Now that President Clinton has given Mexico a passing grade for its help as a partner in the war on drugs - despite recent glaring evidence of Mexico's shortcomings in the fight - the question is: What will the United States get in return?
Mexican officials say cooperation with the US will be enhanced by the decision and that Mexico will now work harder with the US on the "serious problem" of law-enforcement corruption. But they insist that Mexico has not bowed to a list of specific demands, including those the US made last week concerning operation of US drug agents inside Mexico.
Mr. Clinton's decision reflects the special status he gives Mexico and suggests the importance his administration places on solid economic relations.
Mexico's special status was made even clearer by Clinton's simultaneous decertification of Colombia for the second year in a row. Given the various successes of Colombia's antidrug program over the past year, the case can be made that Colombia has been at least as cooperative as Mexico.
Just as Clinton ordered Mexico's economic bailout package in February 1995 despite strong congressional opposition, the president certified Mexico over the objections of several dozen members of Congress, who argued for using the annual report card to express firm disapproval of Mexico's failings.
Only one week before Clinton announced his annual certification list, the man in charge of Mexico's antidrug war, Gen. Jess Gutirrez Rebollo, was arrested for allegedly being on the payroll of Amado Carrillo Fuentes, head of Mexico's Juarez drug cartel.
And just hours after Clinton certified Mexico, Mexican officials announced that Humberto Garca Abrego, accused of being the top money launderer for his brother Juan's Gulf cartel, had escaped police during questioning last week.
Mexico has also failed to arrest several drug lords the US has long sought and has yet to implement the stronger money-laundering legislation it passed last year. Other recent revelations have reemphasized how pervasive corruption of Mexico's public officials by drug traffickers has become.
Having said that Latin America would receive new attention in his second term, Clinton signaled with the certification that he envisions Mexico to be among the success stories of his presidency. In January's State of the Union address, he made special note of the success of his bailout package in stabilizing Mexico's economy. Now with Congress having 30 days to review or (although it appears unlikely) override the certification, and with his first visit to Mexico set for April, Clinton clearly wants evidence from Mexico that his good faith is warranted.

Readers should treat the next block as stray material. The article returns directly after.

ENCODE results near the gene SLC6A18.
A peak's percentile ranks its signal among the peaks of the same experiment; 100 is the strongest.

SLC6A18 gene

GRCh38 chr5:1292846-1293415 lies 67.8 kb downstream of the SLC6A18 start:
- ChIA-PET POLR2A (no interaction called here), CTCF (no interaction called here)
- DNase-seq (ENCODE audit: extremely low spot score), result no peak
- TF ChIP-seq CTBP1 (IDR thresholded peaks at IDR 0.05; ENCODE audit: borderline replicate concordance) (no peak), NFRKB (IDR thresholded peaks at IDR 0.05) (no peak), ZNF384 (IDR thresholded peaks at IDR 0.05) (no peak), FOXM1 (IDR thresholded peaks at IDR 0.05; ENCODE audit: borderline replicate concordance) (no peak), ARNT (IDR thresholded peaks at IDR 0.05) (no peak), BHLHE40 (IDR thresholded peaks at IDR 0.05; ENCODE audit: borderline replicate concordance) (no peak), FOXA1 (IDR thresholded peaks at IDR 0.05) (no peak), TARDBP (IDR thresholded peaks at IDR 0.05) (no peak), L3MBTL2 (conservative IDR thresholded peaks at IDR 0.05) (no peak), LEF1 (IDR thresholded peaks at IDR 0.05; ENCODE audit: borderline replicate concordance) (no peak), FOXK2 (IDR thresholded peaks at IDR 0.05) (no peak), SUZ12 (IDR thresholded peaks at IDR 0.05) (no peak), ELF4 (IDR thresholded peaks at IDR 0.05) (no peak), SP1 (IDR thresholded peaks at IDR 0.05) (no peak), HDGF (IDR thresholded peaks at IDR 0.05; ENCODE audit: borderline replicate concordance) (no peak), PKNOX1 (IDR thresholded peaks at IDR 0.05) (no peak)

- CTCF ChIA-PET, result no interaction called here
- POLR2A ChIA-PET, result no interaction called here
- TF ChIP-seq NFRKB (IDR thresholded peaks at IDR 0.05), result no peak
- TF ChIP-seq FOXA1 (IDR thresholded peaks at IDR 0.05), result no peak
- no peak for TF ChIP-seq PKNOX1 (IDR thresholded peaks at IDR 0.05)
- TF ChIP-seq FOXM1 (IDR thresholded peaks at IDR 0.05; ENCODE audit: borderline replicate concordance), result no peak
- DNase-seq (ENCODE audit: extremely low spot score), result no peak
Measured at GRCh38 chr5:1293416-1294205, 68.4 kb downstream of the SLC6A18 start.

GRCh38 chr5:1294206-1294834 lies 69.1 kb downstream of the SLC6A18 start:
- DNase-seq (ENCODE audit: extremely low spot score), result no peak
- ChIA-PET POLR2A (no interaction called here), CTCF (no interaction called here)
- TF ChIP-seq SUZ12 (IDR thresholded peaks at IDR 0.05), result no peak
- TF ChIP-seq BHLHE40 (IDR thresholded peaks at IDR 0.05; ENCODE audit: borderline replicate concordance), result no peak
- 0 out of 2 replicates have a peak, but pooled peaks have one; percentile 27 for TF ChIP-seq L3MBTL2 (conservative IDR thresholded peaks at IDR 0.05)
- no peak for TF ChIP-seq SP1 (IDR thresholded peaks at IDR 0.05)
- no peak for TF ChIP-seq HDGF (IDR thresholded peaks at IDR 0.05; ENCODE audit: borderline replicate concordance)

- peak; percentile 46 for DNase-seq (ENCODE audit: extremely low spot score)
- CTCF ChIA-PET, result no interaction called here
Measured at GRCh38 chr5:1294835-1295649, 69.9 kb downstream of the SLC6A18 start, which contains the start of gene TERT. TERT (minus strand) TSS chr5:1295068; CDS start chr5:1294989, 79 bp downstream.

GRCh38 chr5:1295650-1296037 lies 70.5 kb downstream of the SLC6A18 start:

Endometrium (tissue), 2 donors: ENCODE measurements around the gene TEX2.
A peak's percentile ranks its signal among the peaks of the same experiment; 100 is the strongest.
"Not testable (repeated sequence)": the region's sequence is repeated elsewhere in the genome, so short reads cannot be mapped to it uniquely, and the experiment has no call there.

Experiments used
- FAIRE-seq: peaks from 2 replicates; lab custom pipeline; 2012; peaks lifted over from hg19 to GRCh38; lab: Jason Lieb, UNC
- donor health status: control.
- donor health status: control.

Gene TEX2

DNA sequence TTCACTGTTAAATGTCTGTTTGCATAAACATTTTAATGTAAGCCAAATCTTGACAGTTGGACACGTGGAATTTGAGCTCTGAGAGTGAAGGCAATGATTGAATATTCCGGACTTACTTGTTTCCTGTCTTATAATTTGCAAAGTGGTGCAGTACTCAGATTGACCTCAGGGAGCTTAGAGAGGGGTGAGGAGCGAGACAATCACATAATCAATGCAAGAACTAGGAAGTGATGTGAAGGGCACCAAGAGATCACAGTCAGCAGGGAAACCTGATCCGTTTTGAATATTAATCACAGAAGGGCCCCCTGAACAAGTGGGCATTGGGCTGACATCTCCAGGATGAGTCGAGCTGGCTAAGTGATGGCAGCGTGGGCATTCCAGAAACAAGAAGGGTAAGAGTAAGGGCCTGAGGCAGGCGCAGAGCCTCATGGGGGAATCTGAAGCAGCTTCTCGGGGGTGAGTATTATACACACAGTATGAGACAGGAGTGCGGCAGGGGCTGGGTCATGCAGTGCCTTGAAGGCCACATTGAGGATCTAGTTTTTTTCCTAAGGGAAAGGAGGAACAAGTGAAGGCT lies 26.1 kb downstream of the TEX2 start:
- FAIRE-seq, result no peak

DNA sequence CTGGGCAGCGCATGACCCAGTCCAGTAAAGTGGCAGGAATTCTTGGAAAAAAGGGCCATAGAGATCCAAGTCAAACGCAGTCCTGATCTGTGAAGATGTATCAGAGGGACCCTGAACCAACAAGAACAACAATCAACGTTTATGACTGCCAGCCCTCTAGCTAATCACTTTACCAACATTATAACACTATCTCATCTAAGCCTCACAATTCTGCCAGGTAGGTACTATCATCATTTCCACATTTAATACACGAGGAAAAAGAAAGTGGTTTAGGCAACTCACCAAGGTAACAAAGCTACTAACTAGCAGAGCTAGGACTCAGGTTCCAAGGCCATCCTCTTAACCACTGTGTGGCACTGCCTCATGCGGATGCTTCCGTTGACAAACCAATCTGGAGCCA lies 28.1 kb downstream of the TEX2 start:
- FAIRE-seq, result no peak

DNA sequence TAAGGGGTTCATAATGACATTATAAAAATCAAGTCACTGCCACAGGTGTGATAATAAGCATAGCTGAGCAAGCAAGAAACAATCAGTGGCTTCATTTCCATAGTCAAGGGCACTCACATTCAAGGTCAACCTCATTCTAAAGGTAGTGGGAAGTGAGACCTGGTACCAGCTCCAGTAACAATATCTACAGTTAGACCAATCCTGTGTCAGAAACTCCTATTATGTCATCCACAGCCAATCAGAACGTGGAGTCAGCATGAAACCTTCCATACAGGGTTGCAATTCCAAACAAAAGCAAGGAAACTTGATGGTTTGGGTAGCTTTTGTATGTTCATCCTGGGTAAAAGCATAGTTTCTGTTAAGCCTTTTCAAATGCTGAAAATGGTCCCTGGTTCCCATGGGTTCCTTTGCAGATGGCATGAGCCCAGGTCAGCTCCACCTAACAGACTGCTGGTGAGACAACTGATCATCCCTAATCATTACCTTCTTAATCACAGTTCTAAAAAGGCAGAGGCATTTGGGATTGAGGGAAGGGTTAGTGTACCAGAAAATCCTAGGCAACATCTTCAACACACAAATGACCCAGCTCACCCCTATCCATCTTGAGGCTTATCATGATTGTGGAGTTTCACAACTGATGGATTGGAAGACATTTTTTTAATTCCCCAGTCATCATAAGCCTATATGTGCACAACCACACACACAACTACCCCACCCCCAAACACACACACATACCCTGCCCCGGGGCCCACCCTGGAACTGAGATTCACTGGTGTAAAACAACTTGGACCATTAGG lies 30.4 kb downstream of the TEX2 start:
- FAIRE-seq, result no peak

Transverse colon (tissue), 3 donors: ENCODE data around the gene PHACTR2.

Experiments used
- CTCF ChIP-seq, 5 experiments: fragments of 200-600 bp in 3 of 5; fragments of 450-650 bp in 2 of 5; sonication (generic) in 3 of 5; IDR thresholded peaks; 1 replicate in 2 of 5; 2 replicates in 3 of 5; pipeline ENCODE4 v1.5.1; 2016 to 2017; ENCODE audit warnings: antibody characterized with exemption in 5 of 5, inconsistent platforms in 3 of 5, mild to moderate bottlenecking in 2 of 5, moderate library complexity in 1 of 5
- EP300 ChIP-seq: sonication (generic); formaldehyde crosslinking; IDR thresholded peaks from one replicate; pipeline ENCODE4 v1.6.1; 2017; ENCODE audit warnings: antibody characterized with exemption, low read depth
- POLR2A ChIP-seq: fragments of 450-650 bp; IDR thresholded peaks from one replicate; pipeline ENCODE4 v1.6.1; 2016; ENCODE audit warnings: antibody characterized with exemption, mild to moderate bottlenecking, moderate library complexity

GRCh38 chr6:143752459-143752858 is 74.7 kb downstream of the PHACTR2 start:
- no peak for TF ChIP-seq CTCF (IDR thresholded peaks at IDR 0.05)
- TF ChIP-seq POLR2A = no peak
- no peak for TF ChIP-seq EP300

In announcing Clinton's certification of Mexico, Secretary of State Madeleine Albright said the president ordered the State Department, the Attorney General's Office, and drug czar Gen. Barry McCaffrey to "constantly monitor" Mexico's cooperation over the coming year. Special attention would be paid, Ms. Albright said, to progress in arresting major drug lords, extradition of drug criminals to the US, money laundering, and the fight against corruption.
But US Ambassador to Mexico James Jones told reporters after the announcement that the decision was made without conditions.
One Mexican government official, asked if Mexico had made any concessions to US demands, said, "The answer is an absolute 'no.' [Mexico] may have related in talks with US officials, 'This is what we are going to do after Gutirrez Rebollo,' but our consistent position [on these issues] has not changed."
The US Drug Enforcement Agency last week used Mexico's weak position in the wake of recent drug scandals to resubmit some longtime demands: that DEA agents operating in Mexico be allowed to carry weapons, for example, and that they receive diplomatic immunity. The DEA would also like to increase the number of agents it has in Mexico.
Where the US might see improvement is on money laundering and the extradition of drug lords. Mr. Garca Abrego's escape is clearly a blot on such hopes. But US officials have begun the extradition process of Oscar Malherbe, who was arrested in Mexico City Wednesday. Mr. Malherbe is pegged as the lieutenant running the Gulf cartel in the absence of Juan Garca Abrego, who was extradited to Texas in January 1996.
Clinton administration officials looking to win support for Mexico's certification hailed his arrest. But not all drug-trafficking experts agree. Malherbe was an easy trophy to impress Washington before certification, a "small fish" in the drug pond, says Peter Lupsha, an analyst of Mexico-US drug trade at the University of New Mexico.
Clinton's decision means he won't come to Mexico in April as the first president to have put Mexico on the pariah list of decertified countries. But some Mexican officials express concern that a nationalist reaction against its northern neighbor's "report card on drugs" could complicate Mexico's antidrug effort by fomenting public support for Mexicans accused of drug-trade connections.
That reaction may have already started. Demonstrations popped up last week in support of two governors suspected by US officials of ties to drug traffickers. And in the Pacific coast state of Sinaloa, the small Cardenista Party announced last week its plans to nominate Carrillo Fuentes's mother as a candidate for Congress in July. Residents appreciate the good works the family has done for the community, party officials say.